This was already suggested turned down by the SFMTA, presumably for legal reasons. Go fix a problem that needs fixing. Like, why can’t the folks who want more service, such as the people in Bay View and Hunter’s point who want to extend the service of the T-Line, get more service and the folks who want to be left alone be left alone. Why does the SFMTA insist on spending money on programs the neighborhoods object to instead of spending money where neighborhoods want them to? SFMTA spends millions of dollars on consultants who do not represent the people, and refuse to listen to free advise. Is this because free advise if worthless?

  35.  

    sebra leaves

    Who should parking permits favor if not SF residents who own cars? Make up your mind. Do you want people to drive their cars or not? By having RPP a resident has a choice on whether to drive every day or only occasionally. RPP is necessary for SF residents who want to walk and bike or take public transit, otherwise, they have to drive their car every day just to re-park it.

  36.  

    Golden Gate Shark

    I wish we had permits in my neighborhood. Everyday is Carmageddon. houses with 10 people living in them and all having cars. It is crazy.

  37.  

    Golden Gate Shark

    that muni blowing the light is classic

  38.  

    jd_x

    Why is price a separate issue? Price is just one part of deciding whether or not to implement a permit program. Do you think residents would be as inclined to support an RPP zone in their neighborhood if it cost $10,000/yr? And how would that answer change if it was $10/yr? You can bet you would get very different levels of support. So the price is something you can’t just include from the discussion.

  39.  

    Dave Moore

    Which is why the cost of the RPP program is irrelevant to this discussion. It’s like Aaron’s continued quoting of “475,000 on-street spaces (which amount to a total length greater than California’s coastline)”. It may be true but it provides little insight into the matter at hand.

  40.  

    Ziggy Tomcich

    If combining vehicle traffic and bicycle traffic is such a brilliant idea, why has every country that has high bicycle traffic abandoned it? Bicycles driving right next to cars, trucks and buses is dangerous and stressful for everybody, because there is no margin for error. Biking is never going to grow if we keep prioritizing cars traffic. Cycling needs to be safe, and mixing it with traffic makes it an extreme sport; not a reasonably safe way for people to get around.

  41.  

    Ziggy Tomcich

    I always do ride directly over the bike sharrows because of the imaginary speed boost they provide, but drivers don’t pay any attention to bike sharrows at all. On the contrary, bike sharrows encourage drivers to be more aggressive towards cyclists. Every near-hit I’ve encountered with a car has been near a bicycle sharrow. They are absolutely a useless waste of paint, and do nothing to improve traffic safety. Signs would be more effective.

  42.  

    SF Guest

    Be aware not all residential neighborhoods have street cleaning, and these are the same neighborhoods where a car is likely to not move for weeks and even months so it’s extremely effective in these cases where a car owner thinks he/she has secured a long-term permanent parking space. SFMTA will come and tow it after giving a 72-hour warning.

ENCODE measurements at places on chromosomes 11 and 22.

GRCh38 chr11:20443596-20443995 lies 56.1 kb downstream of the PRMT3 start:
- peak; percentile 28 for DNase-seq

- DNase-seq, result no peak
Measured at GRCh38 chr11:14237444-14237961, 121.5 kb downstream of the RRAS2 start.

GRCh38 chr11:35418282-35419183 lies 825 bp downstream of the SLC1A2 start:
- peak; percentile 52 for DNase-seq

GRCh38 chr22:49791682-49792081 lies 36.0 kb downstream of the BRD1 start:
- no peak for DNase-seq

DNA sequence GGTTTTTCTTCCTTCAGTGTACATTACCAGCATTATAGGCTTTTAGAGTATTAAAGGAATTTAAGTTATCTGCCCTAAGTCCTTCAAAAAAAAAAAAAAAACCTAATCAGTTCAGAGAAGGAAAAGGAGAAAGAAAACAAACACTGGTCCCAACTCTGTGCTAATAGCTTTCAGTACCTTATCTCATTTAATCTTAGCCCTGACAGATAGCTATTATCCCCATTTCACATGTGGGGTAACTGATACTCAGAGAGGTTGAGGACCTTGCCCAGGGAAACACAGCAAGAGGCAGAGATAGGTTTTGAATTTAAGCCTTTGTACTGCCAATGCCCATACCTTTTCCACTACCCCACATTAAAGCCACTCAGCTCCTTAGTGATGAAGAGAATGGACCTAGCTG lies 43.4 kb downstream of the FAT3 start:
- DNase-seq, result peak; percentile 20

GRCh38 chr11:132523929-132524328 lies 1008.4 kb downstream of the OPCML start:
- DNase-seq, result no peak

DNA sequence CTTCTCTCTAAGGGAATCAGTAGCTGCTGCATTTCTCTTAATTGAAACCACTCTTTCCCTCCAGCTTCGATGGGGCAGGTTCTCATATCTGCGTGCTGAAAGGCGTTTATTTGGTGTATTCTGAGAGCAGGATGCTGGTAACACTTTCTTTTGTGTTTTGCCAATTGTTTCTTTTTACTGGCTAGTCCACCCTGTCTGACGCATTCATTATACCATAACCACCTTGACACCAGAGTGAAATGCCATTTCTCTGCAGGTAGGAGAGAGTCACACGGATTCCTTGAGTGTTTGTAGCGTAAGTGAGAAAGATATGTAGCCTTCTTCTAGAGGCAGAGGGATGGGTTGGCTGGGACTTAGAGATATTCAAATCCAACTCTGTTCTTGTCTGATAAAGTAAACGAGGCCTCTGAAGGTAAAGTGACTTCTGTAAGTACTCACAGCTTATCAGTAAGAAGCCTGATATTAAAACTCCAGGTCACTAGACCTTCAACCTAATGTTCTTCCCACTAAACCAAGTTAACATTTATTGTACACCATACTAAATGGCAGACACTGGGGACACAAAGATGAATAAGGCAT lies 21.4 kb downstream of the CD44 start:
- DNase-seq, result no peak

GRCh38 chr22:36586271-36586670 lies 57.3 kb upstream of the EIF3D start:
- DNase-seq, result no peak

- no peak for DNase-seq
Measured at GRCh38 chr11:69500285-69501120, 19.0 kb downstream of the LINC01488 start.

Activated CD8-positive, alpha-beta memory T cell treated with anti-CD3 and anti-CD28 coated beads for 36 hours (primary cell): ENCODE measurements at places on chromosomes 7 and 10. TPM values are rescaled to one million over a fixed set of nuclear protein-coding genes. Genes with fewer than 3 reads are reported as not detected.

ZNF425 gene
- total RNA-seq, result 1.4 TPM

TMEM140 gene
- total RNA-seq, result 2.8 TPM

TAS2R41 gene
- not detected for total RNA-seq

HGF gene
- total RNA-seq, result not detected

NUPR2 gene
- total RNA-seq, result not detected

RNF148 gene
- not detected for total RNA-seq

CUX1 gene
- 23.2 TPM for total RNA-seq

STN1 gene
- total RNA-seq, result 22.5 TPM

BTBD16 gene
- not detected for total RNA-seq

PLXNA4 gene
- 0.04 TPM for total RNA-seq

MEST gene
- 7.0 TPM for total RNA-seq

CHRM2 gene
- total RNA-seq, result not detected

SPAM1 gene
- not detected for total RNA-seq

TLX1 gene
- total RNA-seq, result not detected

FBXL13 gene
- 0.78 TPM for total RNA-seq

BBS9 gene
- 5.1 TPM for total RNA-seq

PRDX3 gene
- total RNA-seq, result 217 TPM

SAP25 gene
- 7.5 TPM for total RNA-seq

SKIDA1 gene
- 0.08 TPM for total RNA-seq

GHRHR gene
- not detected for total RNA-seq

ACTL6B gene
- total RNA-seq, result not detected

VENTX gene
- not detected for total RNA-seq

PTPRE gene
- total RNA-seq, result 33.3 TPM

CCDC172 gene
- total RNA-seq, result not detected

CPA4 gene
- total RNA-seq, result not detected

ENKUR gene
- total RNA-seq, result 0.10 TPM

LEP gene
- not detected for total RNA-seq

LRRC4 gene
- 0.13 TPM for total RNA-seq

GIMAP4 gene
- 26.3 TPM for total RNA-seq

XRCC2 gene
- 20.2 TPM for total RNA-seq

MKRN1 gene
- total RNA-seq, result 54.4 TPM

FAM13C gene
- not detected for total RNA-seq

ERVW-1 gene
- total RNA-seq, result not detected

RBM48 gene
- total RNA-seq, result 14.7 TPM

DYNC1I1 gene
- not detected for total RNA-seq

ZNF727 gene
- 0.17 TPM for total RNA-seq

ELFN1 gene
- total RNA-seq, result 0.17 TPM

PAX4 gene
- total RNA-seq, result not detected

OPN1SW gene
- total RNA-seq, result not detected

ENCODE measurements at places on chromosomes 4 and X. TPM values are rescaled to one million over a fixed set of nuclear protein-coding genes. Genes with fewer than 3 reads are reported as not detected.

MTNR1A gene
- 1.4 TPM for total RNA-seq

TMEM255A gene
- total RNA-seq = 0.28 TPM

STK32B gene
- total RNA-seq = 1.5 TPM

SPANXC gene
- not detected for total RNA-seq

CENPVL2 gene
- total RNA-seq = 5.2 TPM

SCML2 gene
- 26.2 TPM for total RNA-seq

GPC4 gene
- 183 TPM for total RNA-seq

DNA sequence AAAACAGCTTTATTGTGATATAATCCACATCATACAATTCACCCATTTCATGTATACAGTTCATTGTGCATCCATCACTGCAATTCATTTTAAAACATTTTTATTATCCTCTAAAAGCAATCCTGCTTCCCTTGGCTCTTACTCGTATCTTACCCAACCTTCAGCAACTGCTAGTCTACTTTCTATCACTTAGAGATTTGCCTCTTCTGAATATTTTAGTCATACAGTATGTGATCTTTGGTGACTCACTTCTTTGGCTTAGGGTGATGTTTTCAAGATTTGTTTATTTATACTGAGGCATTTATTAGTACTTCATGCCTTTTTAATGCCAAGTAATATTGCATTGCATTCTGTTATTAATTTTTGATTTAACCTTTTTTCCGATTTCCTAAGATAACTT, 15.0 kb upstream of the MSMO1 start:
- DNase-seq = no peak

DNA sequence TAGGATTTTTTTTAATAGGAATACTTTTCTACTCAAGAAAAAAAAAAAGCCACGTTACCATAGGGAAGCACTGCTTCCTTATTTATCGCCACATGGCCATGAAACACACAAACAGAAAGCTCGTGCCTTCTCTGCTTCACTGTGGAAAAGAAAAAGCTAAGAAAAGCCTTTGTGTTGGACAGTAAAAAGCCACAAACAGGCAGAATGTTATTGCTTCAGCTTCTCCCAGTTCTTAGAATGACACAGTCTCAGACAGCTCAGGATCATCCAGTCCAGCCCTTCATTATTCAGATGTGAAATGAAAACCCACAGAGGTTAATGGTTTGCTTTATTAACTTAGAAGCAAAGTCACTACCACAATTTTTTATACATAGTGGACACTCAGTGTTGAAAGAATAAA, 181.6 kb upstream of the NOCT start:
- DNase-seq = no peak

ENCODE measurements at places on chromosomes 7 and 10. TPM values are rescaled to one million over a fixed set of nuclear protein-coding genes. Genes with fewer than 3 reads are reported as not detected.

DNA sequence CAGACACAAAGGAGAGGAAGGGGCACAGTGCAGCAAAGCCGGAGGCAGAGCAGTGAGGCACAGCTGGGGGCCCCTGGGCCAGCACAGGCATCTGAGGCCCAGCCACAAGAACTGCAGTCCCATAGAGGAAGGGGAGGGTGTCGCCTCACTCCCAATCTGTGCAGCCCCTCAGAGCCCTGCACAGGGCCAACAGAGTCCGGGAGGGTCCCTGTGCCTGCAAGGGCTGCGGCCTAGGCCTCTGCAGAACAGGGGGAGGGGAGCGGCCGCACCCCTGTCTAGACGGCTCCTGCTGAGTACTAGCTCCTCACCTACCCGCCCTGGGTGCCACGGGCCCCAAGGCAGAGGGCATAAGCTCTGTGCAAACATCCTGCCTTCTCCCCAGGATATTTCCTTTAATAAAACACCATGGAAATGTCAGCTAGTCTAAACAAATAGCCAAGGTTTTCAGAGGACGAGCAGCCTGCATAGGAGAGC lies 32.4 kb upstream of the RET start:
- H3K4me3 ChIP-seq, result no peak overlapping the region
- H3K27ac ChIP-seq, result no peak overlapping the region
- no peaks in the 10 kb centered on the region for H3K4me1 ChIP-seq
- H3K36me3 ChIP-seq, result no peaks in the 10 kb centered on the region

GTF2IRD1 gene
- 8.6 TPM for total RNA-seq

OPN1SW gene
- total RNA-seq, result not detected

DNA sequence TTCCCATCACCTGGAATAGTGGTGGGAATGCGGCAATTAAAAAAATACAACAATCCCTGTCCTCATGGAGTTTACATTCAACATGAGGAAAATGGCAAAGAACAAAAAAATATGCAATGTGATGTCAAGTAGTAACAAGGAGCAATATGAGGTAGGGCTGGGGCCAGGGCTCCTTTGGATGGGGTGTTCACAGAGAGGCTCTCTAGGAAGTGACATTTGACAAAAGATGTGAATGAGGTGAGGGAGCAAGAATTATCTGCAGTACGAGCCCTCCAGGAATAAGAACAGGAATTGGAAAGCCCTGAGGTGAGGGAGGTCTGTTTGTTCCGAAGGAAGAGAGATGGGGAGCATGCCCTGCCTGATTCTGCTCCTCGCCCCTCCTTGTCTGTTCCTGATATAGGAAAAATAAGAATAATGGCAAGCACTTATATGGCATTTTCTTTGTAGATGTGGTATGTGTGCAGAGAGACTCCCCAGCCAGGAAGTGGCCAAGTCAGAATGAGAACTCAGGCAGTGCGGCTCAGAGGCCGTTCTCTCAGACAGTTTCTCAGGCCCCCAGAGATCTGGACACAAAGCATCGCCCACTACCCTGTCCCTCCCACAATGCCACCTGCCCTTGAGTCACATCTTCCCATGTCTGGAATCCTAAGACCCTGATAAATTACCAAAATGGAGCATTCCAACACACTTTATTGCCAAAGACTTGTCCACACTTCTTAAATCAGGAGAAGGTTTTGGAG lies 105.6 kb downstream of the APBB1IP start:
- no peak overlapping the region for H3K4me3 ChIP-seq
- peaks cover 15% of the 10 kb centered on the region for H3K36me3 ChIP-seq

43.  

    Dave Moore

    What they can do is when a resident reports a car they can tag it then, and then see if it’s still there in 3 days. But of course a resident is unlikely to do this before he noticed it was there for a long time, probably like 3 days. So it’s not much more effective than weekly street cleaning, which has become the defacto limit.

  44.  

    SF Guest

    The SFMTA does enforce the 72-hour parking rule but mainly rely on residents to report it.

  45.  

    SF Guest

    Doesn’t anyone else recall the RPP was a ballot measure with an annual fee of $10 or less passed by the voters way before the SFMTA was created? There wasn’t all this impertinent discussion about how much a parking space is worth. That is an entirely different topic.

    ““We definitely do want to evolve the RPP program so it reflects the changing reality of how San Franciscans and visitors live and work, including the changing nature of car ownership,” said Rose.”

    The objective behind the program was to prevent non-SF commuters from driving into the city and parking in residential neighborhoods for free during business hours. That’s what voters approved and passed (I voted No).

    Using my perspective of the RPP’s intended goal no one would disagree non-SF commuters should not be allowed to park in SF residential neighborhoods for extended periods during regular business hours.

    Anyone’s opinion on how much those parking spaces are worth or how much the City can gain by converting them into a different function is irrelevant to the RPP’s intended goal or its implementation which is to prevent SF residential parking spaces from being hoarded by outsiders.

    Murph, BTW, we both know the SFMTA would charge market rates to implement the RPP if not for the state law which limits their fees to the cost of administering the program.

  46.  

    NoeValleyJim

    Yes this is a good solution for parking woes. I would add in that poor people get subsidized on a sliding scale.

  47.  

    SF Guest

    What makes you think that hasn’t already happened?

  48.  

    aslevin

    Palo Alto decided not to sue, but Atherton might (closed session today at 11:30), and now MP has scheduled a closed session, ugh. http://www.greencaltrain.com/2015/01/palo-alto-council-decides-not-to-litigate-caltrain-electrification-but-atherton-might/

  49.  

    94110

    A quick SB search on his replacement: http://sf.streetsblog.org/?s=Mannix

    Despite being involved in negative stories, seems like Mannix is willing to pick up the phone when SB calls.

  50.  

    crazyvag

    They could rent out a really expensive office with high wages paid to few people to jack up the “administrative costs”…